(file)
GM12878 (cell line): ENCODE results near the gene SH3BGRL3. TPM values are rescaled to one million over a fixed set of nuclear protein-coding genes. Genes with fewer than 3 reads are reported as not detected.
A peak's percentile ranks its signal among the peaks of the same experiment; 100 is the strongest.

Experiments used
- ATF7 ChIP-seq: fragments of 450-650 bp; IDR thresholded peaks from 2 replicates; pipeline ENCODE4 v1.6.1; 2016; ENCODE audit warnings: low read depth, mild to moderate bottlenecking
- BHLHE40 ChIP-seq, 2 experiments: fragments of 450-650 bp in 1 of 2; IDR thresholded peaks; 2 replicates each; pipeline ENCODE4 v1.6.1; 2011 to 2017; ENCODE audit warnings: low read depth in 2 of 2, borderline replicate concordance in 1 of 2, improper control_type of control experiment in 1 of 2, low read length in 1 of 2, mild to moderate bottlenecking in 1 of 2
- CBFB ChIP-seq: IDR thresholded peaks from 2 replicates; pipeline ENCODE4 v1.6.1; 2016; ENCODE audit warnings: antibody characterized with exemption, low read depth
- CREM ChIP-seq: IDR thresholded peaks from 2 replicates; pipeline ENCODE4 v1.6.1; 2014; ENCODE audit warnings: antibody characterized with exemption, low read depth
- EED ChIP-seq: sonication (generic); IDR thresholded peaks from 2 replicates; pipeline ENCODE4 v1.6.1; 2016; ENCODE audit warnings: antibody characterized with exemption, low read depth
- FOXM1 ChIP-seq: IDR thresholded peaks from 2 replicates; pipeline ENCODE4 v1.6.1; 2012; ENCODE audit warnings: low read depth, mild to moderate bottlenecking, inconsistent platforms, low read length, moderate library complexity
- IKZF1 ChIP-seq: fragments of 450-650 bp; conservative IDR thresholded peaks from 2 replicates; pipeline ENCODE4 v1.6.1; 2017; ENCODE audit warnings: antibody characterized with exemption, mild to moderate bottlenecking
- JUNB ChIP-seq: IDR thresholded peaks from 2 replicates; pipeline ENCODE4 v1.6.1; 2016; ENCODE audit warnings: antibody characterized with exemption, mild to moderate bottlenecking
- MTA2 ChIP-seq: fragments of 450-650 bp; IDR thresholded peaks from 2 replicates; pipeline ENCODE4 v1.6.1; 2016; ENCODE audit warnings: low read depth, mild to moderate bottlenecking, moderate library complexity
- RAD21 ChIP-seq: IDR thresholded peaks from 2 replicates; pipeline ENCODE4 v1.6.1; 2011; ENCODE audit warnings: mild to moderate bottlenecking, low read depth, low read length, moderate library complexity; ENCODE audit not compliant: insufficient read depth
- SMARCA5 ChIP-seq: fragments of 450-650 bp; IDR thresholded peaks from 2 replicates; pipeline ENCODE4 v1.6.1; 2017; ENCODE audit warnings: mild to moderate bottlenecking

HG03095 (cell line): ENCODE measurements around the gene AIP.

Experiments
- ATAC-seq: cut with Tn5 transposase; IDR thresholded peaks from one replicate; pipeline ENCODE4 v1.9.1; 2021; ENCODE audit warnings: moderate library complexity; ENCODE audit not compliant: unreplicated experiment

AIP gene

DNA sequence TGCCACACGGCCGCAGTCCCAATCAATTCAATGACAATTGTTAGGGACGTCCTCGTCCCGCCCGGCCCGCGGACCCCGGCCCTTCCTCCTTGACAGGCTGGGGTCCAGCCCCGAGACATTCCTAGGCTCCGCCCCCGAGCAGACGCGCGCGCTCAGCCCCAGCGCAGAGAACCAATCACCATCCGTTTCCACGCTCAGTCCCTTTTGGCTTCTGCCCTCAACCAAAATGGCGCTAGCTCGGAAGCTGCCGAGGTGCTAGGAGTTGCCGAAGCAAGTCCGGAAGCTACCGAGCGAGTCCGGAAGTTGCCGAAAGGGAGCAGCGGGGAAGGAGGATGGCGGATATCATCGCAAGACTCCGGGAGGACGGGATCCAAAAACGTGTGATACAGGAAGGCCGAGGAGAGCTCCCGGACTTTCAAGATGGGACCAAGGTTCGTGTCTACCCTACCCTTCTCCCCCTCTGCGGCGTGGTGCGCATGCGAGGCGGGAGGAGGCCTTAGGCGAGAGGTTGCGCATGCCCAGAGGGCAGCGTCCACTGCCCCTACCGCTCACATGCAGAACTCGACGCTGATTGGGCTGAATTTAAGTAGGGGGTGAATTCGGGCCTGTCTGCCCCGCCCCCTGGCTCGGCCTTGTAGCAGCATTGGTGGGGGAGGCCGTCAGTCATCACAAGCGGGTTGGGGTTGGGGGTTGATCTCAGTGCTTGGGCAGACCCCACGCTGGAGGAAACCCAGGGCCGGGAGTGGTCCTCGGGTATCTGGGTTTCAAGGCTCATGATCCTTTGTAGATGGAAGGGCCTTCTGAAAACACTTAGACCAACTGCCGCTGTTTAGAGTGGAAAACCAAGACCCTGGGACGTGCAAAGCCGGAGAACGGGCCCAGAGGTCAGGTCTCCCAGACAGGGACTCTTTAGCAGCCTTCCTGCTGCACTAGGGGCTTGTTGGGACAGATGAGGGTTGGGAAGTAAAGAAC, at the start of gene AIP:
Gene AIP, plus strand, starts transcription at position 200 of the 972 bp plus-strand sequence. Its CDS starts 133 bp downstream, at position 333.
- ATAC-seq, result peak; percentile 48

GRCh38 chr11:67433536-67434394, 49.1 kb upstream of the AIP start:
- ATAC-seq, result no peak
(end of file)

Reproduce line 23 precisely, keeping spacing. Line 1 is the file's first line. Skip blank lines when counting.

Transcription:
- ATAC-seq, result no peak